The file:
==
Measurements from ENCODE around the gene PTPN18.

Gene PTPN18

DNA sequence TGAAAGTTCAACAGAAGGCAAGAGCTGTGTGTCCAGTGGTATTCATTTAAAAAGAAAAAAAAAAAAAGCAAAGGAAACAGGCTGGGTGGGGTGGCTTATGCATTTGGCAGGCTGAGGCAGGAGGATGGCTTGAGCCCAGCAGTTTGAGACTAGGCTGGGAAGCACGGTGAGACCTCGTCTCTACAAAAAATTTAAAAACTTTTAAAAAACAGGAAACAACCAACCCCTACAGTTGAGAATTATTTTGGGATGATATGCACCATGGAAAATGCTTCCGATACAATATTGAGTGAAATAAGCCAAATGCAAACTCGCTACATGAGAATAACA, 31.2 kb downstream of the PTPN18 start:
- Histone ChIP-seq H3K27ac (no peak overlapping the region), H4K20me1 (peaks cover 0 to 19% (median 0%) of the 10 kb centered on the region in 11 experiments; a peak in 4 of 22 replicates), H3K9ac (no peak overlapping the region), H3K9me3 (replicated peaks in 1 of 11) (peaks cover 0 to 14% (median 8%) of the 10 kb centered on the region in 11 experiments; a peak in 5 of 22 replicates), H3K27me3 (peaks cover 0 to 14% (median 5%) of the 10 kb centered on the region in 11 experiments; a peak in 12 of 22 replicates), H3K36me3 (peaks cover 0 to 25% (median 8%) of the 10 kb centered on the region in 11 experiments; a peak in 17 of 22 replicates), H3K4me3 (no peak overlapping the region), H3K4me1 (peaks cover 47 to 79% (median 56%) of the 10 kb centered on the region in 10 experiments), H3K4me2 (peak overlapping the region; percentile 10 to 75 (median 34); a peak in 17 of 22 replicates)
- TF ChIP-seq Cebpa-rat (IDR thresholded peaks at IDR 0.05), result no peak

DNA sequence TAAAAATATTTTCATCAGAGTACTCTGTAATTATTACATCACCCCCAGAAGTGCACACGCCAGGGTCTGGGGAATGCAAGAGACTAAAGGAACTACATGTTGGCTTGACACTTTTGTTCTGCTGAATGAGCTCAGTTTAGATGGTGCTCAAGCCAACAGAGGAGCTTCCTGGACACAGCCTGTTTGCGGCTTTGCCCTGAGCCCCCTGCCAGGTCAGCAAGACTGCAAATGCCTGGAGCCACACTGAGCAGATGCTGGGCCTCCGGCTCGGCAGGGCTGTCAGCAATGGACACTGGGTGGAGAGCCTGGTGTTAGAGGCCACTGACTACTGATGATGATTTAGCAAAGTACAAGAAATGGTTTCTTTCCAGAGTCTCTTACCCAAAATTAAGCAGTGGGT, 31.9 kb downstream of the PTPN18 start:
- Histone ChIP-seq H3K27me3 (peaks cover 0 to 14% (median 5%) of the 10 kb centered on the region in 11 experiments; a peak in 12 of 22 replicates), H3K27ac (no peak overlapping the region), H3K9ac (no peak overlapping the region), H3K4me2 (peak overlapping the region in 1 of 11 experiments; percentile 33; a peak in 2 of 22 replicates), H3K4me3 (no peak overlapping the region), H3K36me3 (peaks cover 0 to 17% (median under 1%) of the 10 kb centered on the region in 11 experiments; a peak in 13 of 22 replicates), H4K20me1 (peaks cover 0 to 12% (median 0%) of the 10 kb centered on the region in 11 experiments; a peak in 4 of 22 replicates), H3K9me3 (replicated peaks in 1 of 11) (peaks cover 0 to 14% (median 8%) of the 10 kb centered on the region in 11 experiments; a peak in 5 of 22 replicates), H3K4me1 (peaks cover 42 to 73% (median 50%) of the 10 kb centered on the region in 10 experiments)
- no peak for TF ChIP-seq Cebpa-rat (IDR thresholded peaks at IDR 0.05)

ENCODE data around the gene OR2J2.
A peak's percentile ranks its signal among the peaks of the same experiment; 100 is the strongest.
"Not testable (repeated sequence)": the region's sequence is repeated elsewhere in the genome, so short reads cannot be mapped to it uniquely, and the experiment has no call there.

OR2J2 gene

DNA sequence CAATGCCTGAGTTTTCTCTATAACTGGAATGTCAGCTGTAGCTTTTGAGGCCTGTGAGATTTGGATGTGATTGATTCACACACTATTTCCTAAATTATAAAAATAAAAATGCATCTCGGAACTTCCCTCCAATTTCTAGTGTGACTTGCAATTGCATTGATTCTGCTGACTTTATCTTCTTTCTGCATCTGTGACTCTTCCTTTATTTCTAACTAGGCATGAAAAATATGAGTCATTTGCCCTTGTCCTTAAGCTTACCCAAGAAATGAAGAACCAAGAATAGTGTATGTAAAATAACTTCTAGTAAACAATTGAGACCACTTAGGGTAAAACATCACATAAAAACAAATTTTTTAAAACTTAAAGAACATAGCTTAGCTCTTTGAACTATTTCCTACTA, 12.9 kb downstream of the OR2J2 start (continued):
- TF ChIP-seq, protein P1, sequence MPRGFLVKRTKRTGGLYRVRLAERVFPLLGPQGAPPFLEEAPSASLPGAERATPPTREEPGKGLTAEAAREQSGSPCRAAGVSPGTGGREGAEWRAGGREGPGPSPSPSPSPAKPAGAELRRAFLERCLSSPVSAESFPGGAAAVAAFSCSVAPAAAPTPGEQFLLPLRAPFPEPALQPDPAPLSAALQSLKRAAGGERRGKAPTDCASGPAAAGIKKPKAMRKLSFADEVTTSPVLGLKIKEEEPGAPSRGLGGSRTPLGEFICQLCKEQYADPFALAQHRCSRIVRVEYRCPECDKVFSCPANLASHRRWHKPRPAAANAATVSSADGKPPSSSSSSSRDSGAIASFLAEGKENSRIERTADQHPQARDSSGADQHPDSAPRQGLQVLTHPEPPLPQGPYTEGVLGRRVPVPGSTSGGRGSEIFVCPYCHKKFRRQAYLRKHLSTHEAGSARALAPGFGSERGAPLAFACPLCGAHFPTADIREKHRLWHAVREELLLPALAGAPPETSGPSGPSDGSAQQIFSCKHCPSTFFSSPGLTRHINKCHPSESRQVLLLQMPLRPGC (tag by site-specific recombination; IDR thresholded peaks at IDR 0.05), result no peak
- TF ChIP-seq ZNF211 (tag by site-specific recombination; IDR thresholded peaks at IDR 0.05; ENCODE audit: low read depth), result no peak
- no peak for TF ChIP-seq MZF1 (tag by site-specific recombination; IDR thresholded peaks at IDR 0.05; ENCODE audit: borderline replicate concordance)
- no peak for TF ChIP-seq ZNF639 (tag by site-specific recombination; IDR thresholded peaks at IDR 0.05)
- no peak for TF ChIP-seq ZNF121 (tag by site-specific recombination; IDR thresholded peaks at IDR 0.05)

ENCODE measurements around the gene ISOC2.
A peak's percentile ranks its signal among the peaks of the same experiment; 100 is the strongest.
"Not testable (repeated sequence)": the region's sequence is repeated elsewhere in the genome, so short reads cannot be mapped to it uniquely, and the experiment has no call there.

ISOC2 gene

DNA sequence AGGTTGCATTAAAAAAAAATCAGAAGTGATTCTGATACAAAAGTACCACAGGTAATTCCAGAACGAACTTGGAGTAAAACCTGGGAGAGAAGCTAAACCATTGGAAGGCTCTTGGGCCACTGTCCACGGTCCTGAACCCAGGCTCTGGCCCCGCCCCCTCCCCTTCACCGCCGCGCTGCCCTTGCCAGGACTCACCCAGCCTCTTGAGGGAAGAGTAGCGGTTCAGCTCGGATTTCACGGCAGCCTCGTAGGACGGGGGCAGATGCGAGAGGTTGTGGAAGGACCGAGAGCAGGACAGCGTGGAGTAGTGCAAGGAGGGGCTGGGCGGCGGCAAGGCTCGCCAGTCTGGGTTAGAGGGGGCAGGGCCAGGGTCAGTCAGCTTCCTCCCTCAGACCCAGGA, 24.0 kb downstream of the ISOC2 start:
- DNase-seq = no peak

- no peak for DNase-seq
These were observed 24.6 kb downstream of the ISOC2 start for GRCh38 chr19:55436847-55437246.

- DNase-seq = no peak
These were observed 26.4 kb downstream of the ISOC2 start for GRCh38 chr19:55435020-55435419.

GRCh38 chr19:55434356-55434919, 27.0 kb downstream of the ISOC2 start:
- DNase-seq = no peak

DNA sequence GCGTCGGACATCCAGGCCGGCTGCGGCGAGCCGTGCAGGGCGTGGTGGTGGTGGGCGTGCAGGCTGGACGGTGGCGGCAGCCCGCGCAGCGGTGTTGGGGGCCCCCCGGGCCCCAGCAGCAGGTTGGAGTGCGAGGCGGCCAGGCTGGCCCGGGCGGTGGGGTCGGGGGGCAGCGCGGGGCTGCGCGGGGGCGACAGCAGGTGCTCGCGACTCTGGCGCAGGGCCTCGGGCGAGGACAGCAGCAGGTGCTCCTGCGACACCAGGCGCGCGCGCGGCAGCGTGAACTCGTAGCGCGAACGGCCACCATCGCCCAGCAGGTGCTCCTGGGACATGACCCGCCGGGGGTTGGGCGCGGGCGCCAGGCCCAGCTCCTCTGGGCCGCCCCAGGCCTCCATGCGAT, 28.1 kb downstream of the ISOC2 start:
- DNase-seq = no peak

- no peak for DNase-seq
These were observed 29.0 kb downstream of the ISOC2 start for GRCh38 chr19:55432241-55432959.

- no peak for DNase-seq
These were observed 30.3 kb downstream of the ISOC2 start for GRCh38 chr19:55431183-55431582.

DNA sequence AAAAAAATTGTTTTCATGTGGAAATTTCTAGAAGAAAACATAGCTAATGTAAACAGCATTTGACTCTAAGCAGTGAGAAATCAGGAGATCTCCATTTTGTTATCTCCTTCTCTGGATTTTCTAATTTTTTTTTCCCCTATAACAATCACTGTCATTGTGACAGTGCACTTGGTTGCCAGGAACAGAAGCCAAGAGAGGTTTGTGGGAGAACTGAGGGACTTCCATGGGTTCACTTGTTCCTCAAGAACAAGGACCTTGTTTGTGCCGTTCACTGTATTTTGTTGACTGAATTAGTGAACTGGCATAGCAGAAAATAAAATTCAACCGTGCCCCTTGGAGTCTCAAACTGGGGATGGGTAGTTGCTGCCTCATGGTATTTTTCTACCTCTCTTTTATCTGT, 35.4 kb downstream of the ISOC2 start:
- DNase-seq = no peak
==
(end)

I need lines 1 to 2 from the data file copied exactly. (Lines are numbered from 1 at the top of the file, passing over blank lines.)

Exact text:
Measurements from ENCODE around the gene PTPN18.

Gene PTPN18